New Delhi: Chaitra Navratri is starting 6 April and will run until 14 April. Navratri comes four times a year.
Chaitra Navratri is, in north India, of more significance than the Sharadiya Navratri, which falls in September or October. According to Hindu belief, Chaitra and Sharadiya Navratri are considered important. Chaitra Navratri is also called Vasantik Navratri.
From 6 April for nine days, these nine forms of the divine mother will be worshipped: Shailaputri, Brahmacharini, Chandraghanta, Kushmandra, Skandmatata, Katyayani, Kalaratri, Gauri and Siddhidatri.
Ram Navami will be celebrated on the last day of Chaitra Navratri on 14 April.
Belief associated with Navratri
Chaitra Navratri is the first Navratri in a year. This Navratri is considered to be the beginning of the Hindu New Year. According to the Ramayana, it is believed that Lord Rama worshipped Goddess Durga in Chaitra month and then defeated and killed Ravana.
In the Ramayana, Rama goes to Lanka to rescue his abducted wife, Sita, from the grip of Ravana, the king of the demons in Lanka. Before starting for his battle with Ravana, Rama wanted the blessings of Durga. He came to know that the goddess would be pleased only if she was worshipped with 108 blue lotuses.
After travelling the whole world, Rama could gather only 107 of them. He finally decided to offer one of his eyes, which resembled blue lotuses.
Durga, pleased with the devotion of Rama, appeared before him and blessed him. The battle started on the Saptami and Ravana was finally killed on the sandhikshan, the crossover period between Ashtami (the next day) and Navami (a day later). Ravana was killed on the tenth day, Dashami.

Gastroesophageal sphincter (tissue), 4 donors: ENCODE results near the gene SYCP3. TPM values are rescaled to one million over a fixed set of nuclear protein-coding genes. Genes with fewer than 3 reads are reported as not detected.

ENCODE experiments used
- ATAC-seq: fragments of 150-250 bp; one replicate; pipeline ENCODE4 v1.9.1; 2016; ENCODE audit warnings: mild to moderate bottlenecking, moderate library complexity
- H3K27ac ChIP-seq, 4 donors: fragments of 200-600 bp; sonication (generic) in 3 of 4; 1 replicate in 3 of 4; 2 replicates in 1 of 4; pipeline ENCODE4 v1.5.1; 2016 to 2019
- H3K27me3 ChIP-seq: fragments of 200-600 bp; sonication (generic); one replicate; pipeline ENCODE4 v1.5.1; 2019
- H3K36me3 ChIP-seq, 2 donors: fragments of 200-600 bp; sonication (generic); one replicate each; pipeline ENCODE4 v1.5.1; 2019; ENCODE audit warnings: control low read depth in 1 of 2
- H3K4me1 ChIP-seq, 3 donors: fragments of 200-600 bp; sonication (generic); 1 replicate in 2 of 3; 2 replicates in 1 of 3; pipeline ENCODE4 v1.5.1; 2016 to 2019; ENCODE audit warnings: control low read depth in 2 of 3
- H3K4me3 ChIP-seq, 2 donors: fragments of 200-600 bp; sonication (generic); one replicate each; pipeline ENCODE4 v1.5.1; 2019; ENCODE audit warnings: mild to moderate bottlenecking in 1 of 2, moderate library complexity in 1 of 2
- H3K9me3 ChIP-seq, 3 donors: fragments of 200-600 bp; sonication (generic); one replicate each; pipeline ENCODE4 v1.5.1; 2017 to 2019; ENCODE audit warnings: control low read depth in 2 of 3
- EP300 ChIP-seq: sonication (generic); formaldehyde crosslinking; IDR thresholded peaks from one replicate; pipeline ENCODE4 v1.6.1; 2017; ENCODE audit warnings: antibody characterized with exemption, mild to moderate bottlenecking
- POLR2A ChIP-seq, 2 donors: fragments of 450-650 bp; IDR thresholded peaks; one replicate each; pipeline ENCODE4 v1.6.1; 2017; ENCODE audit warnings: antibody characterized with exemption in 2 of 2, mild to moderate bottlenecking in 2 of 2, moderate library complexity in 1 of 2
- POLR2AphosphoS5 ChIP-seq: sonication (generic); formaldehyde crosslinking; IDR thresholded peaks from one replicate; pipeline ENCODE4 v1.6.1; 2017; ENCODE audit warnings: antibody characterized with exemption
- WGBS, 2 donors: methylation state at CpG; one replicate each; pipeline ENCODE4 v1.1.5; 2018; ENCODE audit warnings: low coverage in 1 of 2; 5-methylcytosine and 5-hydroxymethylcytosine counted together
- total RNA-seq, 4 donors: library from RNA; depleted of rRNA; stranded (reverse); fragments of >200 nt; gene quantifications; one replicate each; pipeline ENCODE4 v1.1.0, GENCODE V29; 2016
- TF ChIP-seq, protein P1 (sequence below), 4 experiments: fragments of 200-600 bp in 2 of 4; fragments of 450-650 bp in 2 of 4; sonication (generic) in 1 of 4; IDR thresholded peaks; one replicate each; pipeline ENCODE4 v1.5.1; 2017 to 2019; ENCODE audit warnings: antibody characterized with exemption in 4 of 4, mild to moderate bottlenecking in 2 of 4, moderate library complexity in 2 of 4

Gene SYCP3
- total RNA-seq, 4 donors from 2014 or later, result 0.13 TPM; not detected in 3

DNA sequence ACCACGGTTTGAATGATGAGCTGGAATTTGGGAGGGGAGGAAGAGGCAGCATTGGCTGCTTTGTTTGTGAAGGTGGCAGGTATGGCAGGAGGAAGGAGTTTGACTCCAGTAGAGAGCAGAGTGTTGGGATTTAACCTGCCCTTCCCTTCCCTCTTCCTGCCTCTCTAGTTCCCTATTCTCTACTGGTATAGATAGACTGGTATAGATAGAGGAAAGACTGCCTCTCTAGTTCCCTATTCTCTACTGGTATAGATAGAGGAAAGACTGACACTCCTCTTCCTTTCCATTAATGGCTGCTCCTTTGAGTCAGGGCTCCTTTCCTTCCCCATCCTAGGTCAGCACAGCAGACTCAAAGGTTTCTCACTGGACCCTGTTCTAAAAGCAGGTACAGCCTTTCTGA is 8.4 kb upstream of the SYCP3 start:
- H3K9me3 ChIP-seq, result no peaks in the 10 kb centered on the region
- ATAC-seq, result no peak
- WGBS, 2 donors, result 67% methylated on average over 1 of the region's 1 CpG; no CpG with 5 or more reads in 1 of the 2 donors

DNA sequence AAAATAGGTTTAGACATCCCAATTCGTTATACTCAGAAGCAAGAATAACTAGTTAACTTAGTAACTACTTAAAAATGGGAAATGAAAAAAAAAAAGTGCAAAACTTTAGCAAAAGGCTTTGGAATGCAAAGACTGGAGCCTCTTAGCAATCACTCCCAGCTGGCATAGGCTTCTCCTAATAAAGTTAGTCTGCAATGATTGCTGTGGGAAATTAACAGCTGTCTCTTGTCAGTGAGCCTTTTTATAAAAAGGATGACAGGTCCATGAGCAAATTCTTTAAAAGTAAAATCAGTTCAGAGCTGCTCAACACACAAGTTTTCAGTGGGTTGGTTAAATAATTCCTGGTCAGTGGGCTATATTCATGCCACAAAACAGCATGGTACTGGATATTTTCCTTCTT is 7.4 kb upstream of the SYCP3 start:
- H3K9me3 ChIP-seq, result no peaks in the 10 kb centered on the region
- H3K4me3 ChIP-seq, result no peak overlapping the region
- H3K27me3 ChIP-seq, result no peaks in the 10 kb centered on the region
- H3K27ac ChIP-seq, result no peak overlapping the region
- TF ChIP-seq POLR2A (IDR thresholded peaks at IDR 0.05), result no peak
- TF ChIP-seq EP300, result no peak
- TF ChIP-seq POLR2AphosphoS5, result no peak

Since the period of this worship was different from the conventional period, this puja is also known as Akal Bodhan: the worship or invocation (bodhan) in an unconventional time (akaal).
Geographical difference in belief
Chaitra Navratri is very popular in Himachal Pradesh, Haryana, Punjab, Madhya Pradesh, Uttar Pradesh and Uttarakhand. In the States of Maharashtra, Gudi Padwa starts from this day, whereas in southern states like Andhra Pradesh, Ugadi starts from the festival this day.
The incident of the Ramayana, however, is believed to have occurred in the autumn season in eastern India comprising Bengal, Odisha and the Northeast. This is why the Navratri that Bengalis, Odiyas, Assamese, etc relate to more is the autumnal occasion.